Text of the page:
Department of Biological Sciences, Vanderbilt University, Nashville, Tennessee
Department of Biochemistry and Molecular Biophysics, Washington University School of Medicine, St. Louis, Missouri
Department of Pathology and Immunology, Washington University School of Medicine, St. Louis, Missouri
Correspondence to: Andrzej M. Krezel, Department of Biochemistry and Molecular Biophysics, Washington University School of Medicine, 660 S. Euclid Avenue, St. Louis, MO 63110. E-mail: firstname.lastname@example.org
Bacterial RNA polymerase is a large, multi-subunit enzyme responsible for transcription of genomic information. The C-terminal domain of the α subunit of RNA polymerase (αCTD) functions as a DNA and protein recognition element localizing the polymerase on certain promoter sequences and is essential in all bacteria. Although αCTD is part of RNA polymerase, it is thought to have once been a separate transcription factor, and its primary role is the recruitment of RNA polymerase to various promoters. Despite the conservation of the subunits of RNA polymerase among bacteria, the mechanisms of regulation of transcription vary significantly. We have determined the tertiary structure of Helicobacter pylori αCTD. It is larger than other structurally determined αCTDs due to an extra, highly amphipathic helix near the C-terminal end. Residues within this helix are highly conserved among ɛ-proteobacteria. The surface of the domain that binds A/T rich DNA sequences is conserved and showed binding to DNA similar to αCTDs of other bacteria. Using several NikR dependent promoter sequences, we observed cooperative binding of H. pylori αCTD to NikR:DNA complexes. We also produced αCTD lacking the 19 C-terminal residues, which showed greatly decreased stability, but maintained the core domain structure and binding affinity to NikR:DNA at low temperatures. The modeling of H. pylori αCTD into the context of transcriptional complexes suggests that the additional amphipathic helix mediates interactions with transcriptional regulators.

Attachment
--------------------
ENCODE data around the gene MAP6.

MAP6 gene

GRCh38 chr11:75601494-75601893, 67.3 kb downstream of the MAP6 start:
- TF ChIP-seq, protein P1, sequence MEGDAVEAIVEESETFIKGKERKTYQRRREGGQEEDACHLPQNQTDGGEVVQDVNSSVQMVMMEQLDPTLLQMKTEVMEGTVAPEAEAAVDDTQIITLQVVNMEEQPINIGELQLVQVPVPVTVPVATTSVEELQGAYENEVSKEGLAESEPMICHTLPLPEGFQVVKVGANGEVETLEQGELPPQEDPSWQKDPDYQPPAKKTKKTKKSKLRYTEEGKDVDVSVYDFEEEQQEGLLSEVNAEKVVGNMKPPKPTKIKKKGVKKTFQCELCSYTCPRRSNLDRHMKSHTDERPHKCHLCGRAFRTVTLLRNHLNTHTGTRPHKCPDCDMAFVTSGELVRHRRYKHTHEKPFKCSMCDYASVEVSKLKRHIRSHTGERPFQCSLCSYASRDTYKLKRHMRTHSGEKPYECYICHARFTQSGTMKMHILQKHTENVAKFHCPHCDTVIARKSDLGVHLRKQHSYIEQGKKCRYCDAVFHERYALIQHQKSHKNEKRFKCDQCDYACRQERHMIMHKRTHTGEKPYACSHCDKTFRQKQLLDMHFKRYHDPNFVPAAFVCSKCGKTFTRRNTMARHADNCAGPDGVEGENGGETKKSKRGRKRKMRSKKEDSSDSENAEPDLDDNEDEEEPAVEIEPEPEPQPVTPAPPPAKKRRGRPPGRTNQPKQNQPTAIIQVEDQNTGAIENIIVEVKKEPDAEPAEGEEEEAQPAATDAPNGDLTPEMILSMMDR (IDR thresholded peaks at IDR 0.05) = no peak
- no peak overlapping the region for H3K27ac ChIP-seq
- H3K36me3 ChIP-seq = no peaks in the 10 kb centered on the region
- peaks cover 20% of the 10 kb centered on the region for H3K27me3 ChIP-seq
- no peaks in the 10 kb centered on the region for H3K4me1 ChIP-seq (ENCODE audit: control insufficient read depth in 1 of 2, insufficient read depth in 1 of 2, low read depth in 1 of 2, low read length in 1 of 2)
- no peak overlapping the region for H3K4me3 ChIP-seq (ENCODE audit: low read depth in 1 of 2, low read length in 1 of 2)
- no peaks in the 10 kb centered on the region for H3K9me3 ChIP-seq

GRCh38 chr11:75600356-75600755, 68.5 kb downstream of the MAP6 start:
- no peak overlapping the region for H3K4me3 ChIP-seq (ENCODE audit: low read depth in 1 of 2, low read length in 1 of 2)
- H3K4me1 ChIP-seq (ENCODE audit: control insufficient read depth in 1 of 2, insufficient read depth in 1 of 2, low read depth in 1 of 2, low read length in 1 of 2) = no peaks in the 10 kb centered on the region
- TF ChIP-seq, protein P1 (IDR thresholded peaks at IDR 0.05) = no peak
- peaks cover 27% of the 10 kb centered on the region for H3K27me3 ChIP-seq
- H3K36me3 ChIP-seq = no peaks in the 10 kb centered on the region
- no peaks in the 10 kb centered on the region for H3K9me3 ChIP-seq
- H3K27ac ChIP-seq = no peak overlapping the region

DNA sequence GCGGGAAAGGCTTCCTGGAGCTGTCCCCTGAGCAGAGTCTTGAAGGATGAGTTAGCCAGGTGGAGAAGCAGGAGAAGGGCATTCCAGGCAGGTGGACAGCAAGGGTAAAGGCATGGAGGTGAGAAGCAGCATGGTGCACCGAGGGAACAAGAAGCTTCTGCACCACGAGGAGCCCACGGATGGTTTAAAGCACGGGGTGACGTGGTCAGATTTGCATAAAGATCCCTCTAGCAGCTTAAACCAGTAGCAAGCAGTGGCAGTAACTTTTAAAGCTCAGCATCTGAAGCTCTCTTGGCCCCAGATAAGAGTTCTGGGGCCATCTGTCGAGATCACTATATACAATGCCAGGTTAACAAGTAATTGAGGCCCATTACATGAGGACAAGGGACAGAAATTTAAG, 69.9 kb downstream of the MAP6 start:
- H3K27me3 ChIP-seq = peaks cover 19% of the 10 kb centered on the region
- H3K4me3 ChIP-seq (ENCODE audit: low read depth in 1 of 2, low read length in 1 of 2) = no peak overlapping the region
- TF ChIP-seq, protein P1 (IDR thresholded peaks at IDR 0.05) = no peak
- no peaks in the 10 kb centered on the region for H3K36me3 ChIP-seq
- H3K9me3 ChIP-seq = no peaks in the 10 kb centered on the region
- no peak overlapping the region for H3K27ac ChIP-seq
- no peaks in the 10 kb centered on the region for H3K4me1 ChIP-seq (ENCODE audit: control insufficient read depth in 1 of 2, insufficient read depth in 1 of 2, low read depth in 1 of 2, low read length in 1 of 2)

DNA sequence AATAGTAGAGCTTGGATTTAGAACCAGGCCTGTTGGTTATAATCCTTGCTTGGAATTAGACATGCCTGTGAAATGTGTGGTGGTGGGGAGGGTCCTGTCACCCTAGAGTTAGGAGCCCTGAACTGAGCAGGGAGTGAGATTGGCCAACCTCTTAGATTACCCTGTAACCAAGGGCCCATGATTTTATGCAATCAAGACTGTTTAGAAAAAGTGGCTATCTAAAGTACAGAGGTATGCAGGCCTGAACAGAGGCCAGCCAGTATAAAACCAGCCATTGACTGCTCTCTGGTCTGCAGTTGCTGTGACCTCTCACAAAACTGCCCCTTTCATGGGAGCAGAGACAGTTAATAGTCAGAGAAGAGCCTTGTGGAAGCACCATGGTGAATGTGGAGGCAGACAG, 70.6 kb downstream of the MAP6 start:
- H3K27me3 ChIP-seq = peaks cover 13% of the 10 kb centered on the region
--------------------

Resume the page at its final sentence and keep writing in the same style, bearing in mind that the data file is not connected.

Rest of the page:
RNA polymerase is an essential protein complex that transcribes DNA into RNA. In bacteria, the core enzyme has a composition of α2ββ′ω, with a σ subunit completing the holoenzyme. The β and β′ subunits are the largest and contain the catalytic site. Each is bound to one of the α subunits, which stabilize the complex by dimerizing through their N-terminal domains. The ω subunit has both structural and functional roles in the complex. Promoter-specific initiation of transcription is facilitated by σ subunits (factors), which bind the core complex and recognize specific promoter elements.
Despite the high degree of evolutionary conservation among bacterial RNA polymerases in general, the H. pylori RNA polymerase exhibits several distinct features. Unlike in most species, Helicobacter and Wolinella β and β′ subunits are found as a single fused gene product and this fusion likely confers a selective advantage. Also, the H. pylori σ80 specificity subunit of the RNA polymerase has diverged significantly from the σ70 subunit of E. coli (32% identity, 51% similarity) and other bacteria. Even larger divergence is apparent between H. pylori and E. coli α subunit sequences showing 28% identity and 50% similarity.
The C-terminal domains of the α subunits (αCTDs) are separated from the dimerizing N-terminal domains by long, flexible linkers, and are essential for growth in E. coli and most likely all other bacteria. They are known to play an important role in transcription of many genes. A highly conserved region of the domain interacts with upstream elements, binding the minor groove of A/T rich sequences that are often found near the consensus −10 and −35 elements of bacterial promoters. Highly diverse examples in which the αCTDs stimulate transcription in a complex fashion were reported,[6, 7] using several areas on the surface of the domain to contact DNA and different transcription factors.[8-12] There are some examples of DNA-binding proteins that compete with αCTD for binding upstream elements to repress transcription, and although most interactions involving αCTD result in higher transcription rates, some lower transcription by positioning RNA polymerase in a suboptimal location with respect to the transcription start site.